Striking Federal Contractors: Thanks for the Raise, Obama, But We Want $15

Marina Fang

Workers at the U.S. Capitol building joined other federal contract workers in a one-day strike on Thursday. (Good Jobs Nation / Twitter)

For the first time in his­to­ry, fed­er­al con­tract work­ers at the U.S. Capi­tol build­ing walked off the job Thurs­day, fight­ing for a $15 min­i­mum wage, bet­ter ben­e­fits and the right to union­ize. They joined work­ers from the Pen­ta­gon, the Smith­son­ian muse­ums, the Nation­al Zoo and oth­er fed­er­al con­tract work­ers in the nation’s capital.

Accord­ing to the New York Times, the employ­ees — food ser­vice work­ers and jan­i­tors at some of Wash­ing­ton, D.C.’s most pop­u­lar tourist attrac­tions and busiest fed­er­al gov­ern­ment build­ings — are urg­ing Pres­i­dent Oba­ma to sign exec­u­tive orders that would pri­or­i­tize fed­er­al con­tracts to com­pa­nies who could guar­an­tee work­ers a $15 min­i­mum wage, health insur­ance and paid leave.

Though Oba­ma signed an exec­u­tive order in Feb­ru­ary that man­dates a $10.10 min­i­mum wage for all new fed­er­al con­tract work­ers, the 800 work­ers and sup­port­ers who ral­lied on Thurs­day are demand­ing high­er wages and more protections.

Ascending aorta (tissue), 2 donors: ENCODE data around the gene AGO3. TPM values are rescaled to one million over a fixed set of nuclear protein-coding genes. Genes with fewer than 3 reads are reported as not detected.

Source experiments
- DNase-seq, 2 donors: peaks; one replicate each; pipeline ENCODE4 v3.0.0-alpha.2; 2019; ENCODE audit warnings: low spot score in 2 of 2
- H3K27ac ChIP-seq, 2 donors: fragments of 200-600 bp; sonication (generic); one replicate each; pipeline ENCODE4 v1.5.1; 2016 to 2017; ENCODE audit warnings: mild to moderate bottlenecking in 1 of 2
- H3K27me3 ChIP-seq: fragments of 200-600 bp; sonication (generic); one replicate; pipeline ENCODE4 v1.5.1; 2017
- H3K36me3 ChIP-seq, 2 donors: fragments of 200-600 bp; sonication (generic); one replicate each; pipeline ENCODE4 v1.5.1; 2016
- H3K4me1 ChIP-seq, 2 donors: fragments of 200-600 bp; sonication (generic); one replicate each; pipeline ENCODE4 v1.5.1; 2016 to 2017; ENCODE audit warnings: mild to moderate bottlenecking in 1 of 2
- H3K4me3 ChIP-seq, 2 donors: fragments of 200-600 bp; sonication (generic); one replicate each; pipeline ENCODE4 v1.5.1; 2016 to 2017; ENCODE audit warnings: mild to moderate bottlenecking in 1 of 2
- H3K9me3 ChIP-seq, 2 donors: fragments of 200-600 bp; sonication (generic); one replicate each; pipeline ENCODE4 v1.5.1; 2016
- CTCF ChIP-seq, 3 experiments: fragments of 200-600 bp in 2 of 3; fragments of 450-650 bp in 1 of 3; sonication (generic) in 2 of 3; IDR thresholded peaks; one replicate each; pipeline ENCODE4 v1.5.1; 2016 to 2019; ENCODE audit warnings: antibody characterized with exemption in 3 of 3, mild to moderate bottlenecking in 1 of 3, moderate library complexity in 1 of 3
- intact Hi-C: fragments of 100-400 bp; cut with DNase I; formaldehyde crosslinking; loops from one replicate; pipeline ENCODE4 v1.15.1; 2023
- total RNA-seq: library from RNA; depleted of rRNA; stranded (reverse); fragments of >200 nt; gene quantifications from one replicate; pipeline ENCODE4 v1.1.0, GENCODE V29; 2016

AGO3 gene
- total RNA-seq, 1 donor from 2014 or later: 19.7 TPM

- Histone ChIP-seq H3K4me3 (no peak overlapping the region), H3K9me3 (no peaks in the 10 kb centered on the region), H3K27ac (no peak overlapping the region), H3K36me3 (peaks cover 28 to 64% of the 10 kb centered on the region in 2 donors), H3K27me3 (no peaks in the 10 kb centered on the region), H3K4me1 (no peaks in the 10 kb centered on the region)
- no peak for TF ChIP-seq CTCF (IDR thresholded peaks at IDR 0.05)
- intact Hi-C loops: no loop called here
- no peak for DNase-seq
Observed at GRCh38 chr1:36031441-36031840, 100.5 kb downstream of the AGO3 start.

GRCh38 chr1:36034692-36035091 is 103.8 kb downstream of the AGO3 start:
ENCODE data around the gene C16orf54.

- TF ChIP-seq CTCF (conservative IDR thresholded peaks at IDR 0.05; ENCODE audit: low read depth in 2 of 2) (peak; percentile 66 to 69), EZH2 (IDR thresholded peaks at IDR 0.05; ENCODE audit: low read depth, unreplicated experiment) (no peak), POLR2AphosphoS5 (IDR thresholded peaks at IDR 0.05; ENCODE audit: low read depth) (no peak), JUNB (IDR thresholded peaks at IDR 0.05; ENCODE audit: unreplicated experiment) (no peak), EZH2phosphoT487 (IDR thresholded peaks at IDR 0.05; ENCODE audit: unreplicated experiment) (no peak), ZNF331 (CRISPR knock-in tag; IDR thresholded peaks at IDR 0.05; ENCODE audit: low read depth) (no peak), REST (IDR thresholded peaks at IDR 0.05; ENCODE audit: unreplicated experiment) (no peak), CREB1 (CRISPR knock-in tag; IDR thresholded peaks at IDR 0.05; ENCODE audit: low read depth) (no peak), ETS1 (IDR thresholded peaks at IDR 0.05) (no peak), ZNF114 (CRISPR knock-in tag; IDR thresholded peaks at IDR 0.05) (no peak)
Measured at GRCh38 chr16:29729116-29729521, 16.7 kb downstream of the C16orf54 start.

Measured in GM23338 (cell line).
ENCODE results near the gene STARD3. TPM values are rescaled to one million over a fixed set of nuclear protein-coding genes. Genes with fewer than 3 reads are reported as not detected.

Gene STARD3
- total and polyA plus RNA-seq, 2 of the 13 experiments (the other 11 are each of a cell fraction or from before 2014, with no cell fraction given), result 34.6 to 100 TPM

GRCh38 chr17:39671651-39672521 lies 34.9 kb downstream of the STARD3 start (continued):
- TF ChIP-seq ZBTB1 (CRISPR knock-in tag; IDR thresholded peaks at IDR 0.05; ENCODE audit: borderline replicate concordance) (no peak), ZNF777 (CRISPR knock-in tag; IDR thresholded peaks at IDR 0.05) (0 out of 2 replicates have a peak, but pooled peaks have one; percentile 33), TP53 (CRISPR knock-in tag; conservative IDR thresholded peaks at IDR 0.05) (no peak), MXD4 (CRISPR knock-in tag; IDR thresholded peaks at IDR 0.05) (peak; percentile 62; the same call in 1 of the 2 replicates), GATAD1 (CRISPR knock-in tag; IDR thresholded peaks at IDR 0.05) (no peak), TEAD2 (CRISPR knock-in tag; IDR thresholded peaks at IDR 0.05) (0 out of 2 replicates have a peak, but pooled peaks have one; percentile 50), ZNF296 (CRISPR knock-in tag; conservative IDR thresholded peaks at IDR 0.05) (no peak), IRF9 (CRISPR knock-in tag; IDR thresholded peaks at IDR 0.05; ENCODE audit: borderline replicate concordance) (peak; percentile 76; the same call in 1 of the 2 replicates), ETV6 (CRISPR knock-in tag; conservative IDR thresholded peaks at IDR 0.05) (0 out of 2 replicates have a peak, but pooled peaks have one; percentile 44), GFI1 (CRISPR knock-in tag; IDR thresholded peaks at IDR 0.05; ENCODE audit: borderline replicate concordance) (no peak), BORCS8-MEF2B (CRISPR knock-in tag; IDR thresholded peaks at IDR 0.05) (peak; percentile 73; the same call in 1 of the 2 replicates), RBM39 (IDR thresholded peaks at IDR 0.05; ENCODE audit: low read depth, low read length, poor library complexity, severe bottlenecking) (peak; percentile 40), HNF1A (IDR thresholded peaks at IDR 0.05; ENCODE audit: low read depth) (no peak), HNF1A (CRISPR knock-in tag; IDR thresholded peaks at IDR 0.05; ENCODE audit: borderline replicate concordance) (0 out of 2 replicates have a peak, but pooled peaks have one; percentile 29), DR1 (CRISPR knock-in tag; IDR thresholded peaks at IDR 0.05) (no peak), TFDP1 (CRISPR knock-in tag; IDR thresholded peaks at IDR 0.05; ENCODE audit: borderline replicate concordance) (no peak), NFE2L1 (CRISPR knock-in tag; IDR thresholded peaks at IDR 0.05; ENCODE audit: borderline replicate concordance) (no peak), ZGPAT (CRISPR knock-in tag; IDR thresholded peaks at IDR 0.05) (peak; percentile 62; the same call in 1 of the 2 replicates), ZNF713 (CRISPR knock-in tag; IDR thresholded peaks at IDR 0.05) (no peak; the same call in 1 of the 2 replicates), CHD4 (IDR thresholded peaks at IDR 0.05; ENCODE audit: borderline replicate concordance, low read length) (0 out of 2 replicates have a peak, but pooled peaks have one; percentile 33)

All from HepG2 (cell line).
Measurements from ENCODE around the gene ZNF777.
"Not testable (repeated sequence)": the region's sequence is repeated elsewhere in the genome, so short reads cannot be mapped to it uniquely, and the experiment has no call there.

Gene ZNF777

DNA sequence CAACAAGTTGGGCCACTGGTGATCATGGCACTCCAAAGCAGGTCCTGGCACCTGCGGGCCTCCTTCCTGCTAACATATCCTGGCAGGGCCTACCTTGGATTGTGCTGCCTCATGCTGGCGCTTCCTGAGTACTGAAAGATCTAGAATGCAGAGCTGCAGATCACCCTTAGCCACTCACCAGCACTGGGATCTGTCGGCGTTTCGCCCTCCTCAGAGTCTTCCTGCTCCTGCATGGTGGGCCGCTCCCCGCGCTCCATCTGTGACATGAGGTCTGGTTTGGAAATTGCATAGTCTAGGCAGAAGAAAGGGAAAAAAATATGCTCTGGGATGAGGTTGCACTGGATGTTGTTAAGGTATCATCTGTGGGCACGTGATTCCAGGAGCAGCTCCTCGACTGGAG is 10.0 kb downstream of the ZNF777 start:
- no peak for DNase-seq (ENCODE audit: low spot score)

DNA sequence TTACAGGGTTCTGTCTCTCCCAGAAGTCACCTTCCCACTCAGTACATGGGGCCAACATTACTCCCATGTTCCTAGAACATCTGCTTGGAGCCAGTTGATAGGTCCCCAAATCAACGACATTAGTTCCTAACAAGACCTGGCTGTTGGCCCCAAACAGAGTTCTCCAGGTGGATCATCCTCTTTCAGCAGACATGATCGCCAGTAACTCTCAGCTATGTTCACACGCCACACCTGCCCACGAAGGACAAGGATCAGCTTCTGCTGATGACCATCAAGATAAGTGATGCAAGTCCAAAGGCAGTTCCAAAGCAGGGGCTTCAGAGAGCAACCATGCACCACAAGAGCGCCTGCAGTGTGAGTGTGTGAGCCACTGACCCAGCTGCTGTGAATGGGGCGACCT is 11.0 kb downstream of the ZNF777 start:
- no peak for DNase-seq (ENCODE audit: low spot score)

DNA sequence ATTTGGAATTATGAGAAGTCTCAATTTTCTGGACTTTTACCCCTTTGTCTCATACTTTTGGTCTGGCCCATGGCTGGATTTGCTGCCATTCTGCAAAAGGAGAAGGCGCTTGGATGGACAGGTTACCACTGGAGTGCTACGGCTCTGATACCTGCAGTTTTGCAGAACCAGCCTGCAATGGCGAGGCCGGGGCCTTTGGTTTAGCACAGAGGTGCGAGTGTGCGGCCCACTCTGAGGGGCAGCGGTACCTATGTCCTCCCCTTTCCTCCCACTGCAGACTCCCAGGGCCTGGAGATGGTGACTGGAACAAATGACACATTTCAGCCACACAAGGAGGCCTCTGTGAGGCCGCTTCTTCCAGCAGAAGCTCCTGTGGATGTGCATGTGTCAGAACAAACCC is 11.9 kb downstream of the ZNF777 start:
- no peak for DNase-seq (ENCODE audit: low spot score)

As ThinkProgress report­ed, the fed­er­al gov­ern­ment is essen­tial­ly the largest employ­er of con­tract work­ers in the coun­try. Though they are serv­ing the gov­ern­ment, these sub­con­trac­tors are pri­vate com­pa­nies and make mas­sive prof­its — while many employ­ees can bare­ly make ends meet.

Work­ers can count some Demo­c­ra­t­ic con­gres­sion­al lead­ers as allies. Accord­ing to the Huff­in­g­ton Post, on Mon­day, Rep. Raul Gri­jal­va (D‑Arizona), co-chair of the Con­gres­sion­al Pro­gres­sive Cau­cus, said that even though Repub­li­cans are cau­tion­ing against exec­u­tive action fol­low­ing Demo­c­ra­t­ic loss­es in last week’s midterm elec­tions, Oba­ma should seize the oppor­tu­ni­ty. Gri­jal­va and his co-chair Rep. Kei­th Elli­son (D‑Minnesota) hope to push the exec­u­tive orders.

The pres­i­dent is in a piv­otal posi­tion to go assertive­ly with exec­u­tive orders to cre­ate a polit­i­cal bal­ance and an eco­nom­ic bal­ance,” Gri­jal­va told reporters on a con­fer­ence call.

Mem­bers of the Pro­gres­sive Cau­cus joined Thursday’s march, includ­ing Elli­son and Rep. Judy Chu (D‑Calif.).

March­ing out­side the Capi­tol with fed­er­al work­ers on strike for a #liv­ing­wage of $15/​hr. #Good­Jobs pic​.twit​ter​.com/​u​G​o​6​k​VRlst

 — Judy Chu (@RepJudyChu) Novem­ber 132014

Elli­son told the crowd, We want more than min­i­mum wage. Who wants a min­i­mum any­thing? Do you want a min­i­mum marriage?”

The one-day strike was orga­nized by the Good Jobs Nation cam­paign, which is backed by the Ser­vice Employ­ees Inter­na­tion­al Union (SEIU) and has led nine oth­er strikes involv­ing fed­er­al con­tract work­ers in D.C. since May of last year.

Mari­na Fang is a Fall 2014 edi­to­r­i­al intern at In These Times. She is a senior at the Uni­ver­si­ty of Chica­go. She has also writ­ten for The Huff­in­g­ton Post and ThinkProgress. Fol­low her on Twit­ter: @thefanger.
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